(Emphasis added.) ORS 162.135(4) defines "custody"--"unless the context requires otherwise"--as "the imposition of actual or constructive restraint by a peace officer pursuant to an arrest or court order, but does not include detention in a correctional facility * * *." (Emphasis added.) Defendant maintains that, contrary to that statutory definition, he was not subject to "actual or constructive restraint by a peace officer pursuant to an arrest or court order" at the time of his arraignment, when he entered into the release agreement. He appeared at the arraignment voluntarily, in response to a letter instructing him to appear. And although he acknowledges that the court could have taken him into custody at the time, he contends that he was not actually or constructively restrained when he signed the agreement.

The state argues that defendant was in custody at the time he signed the release agreement because he was subject to "constructive restraint by a court." (Emphasis in original.) Given that the statutory definition of "custody" applies only "unless the context requires otherwise," ORS 162.135, the state contends that the context requires a more expansive definition of custody in order to fulfill the statute's purpose, which is to "punish persons who * * * fail to appear * * * after having been released on bail or on their own recognizance." Commentary to Criminal Law Revision Commission Proposed Criminal Code, Final Draft and Report § 196, 197 (July 1970). Accordingly, the state urges us to interpret the statute by reference to the plain meaning of custody, which it contends includes "constructive judicial safekeeping or control."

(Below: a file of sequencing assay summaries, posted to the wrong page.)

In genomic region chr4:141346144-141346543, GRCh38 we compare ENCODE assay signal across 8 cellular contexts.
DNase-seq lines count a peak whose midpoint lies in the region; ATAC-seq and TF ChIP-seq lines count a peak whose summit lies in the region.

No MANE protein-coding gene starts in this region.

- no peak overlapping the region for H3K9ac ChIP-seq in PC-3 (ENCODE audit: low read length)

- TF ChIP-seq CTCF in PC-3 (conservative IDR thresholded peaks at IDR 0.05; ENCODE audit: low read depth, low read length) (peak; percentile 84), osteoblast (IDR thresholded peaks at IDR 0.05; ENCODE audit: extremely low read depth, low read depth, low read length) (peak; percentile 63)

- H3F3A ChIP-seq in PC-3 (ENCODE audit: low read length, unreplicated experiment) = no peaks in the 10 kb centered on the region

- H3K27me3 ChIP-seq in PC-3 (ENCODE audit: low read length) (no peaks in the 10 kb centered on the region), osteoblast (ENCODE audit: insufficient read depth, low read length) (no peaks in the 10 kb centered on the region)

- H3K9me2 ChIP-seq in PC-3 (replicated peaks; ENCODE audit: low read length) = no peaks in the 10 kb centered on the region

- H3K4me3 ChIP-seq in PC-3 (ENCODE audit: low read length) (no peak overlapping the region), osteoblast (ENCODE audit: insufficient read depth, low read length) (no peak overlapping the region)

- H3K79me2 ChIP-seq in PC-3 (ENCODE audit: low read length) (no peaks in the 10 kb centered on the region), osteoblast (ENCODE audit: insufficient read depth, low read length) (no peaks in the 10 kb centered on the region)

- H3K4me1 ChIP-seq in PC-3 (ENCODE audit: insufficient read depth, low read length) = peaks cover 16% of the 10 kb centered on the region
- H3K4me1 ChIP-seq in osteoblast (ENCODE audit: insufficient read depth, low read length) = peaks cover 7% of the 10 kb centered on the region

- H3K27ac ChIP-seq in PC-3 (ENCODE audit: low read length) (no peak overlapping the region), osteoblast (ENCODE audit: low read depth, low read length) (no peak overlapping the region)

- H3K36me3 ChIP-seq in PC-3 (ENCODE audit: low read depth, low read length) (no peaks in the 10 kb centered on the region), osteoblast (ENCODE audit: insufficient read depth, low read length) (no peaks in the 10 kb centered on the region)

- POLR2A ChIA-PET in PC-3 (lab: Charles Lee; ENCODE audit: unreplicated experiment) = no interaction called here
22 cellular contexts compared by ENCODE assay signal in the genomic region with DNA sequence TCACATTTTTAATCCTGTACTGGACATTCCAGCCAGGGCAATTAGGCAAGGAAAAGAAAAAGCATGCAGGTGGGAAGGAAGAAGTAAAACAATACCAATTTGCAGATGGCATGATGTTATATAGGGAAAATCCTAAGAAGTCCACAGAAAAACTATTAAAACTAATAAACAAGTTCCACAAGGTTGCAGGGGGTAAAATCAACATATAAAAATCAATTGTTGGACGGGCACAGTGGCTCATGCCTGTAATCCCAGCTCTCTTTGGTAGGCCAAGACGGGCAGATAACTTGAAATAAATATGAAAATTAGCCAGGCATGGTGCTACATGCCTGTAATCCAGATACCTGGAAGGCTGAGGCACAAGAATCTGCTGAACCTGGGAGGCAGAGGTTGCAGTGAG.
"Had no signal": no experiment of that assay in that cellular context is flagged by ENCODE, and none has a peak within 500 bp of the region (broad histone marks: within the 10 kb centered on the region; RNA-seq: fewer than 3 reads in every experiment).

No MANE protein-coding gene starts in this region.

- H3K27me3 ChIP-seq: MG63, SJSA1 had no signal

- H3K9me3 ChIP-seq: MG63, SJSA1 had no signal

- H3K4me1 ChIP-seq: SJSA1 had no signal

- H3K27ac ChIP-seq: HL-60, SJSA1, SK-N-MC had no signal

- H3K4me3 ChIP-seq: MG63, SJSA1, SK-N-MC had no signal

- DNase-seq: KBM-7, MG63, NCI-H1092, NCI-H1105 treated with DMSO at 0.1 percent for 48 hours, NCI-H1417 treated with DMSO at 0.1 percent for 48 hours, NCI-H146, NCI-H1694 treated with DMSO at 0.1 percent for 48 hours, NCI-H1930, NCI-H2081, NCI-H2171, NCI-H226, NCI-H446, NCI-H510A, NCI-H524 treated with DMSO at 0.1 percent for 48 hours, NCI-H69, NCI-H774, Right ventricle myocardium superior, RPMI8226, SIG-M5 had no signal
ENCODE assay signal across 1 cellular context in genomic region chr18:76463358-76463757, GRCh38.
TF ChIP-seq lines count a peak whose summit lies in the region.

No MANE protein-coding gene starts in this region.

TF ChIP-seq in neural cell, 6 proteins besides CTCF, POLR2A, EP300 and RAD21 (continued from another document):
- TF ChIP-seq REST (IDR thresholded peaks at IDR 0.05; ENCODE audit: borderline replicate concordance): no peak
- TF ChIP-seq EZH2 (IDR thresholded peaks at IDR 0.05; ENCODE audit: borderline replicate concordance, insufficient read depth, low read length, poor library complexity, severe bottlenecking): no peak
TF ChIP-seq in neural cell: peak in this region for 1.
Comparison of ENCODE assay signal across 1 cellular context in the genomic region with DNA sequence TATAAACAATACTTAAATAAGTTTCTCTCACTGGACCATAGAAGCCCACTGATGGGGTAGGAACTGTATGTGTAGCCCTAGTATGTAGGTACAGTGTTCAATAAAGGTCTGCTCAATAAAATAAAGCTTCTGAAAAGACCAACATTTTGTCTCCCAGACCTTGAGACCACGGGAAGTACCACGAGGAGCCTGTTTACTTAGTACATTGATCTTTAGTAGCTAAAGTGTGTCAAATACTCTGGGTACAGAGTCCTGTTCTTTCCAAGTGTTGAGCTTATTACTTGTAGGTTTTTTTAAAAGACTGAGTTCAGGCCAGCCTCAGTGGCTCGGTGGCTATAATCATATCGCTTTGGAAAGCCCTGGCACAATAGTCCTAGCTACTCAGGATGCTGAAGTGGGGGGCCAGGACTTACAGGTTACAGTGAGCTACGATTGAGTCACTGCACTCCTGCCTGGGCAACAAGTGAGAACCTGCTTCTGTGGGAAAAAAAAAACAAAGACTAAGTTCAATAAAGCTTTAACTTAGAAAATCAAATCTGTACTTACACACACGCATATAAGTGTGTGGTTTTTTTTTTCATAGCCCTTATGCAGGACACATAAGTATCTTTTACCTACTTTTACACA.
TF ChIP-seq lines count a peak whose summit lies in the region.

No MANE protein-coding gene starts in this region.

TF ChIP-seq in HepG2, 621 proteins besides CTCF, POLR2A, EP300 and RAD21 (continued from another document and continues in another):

Because the resolution of this case centers on the meaning of "custody" in ORS 162.135(4), we apply the familiar analytical methodology of PGE v. Bureau of Labor and Industries, 317 Or 606, 610-12, 859 P2d 1143 (1993), to determine the legislature's intent, beginning with the statute's text and context. We stop at that first level of analysis if the legislative intent is unambiguous. Id. at 611.

The relevant text of the statutory definition lists two elements that must be satisfied in order for a defendant to be considered in "custody": he must be (1) actually or constructively restrained by a peace officer, (2) pursuant to an arrest or court order. Here, because nothing in the record indicates that defendant was restrained by a peace officer or that any restraint was pursuant to either an arrest or a court order, the trial court erred when it denied defendant's motion for a judgment of acquittal.

First, the state failed to establish that defendant was restrained by a peace officer. A peace officer, for these purposes, is defined as "a sheriff, constable, marshal, municipal police officer, member of the Oregon State Police, investigator of the Criminal Justice Division of the Department of Justice or investigator of a district attorney's office and such other persons as may be designated by law." ORS 161.015(4). (4) Here, although it is possible that such a person might have been sitting in the courtroom or stationed somewhere nearby, the record does not indicate that anyone fitting that statutory description was present during the signing of the release agreement. Without a record that a peace officer was present, the state cannot establish that defendant was restrained, either actually or constructively.